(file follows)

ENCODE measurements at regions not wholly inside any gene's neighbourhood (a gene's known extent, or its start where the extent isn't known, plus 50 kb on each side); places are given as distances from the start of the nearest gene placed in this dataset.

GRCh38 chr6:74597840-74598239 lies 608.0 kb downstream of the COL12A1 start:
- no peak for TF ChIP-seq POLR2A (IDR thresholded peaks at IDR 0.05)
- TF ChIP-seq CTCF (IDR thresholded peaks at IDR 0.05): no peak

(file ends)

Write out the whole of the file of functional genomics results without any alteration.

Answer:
ENCODE measurements at regions not wholly inside any gene's neighbourhood (a gene's known extent, or its start where the extent isn't known, plus 50 kb on each side); places are given as distances from the start of the nearest gene placed in this dataset.

GRCh38 chr6:74597840-74598239 lies 608.0 kb downstream of the COL12A1 start:
- no peak for TF ChIP-seq POLR2A (IDR thresholded peaks at IDR 0.05)
- TF ChIP-seq CTCF (IDR thresholded peaks at IDR 0.05): no peak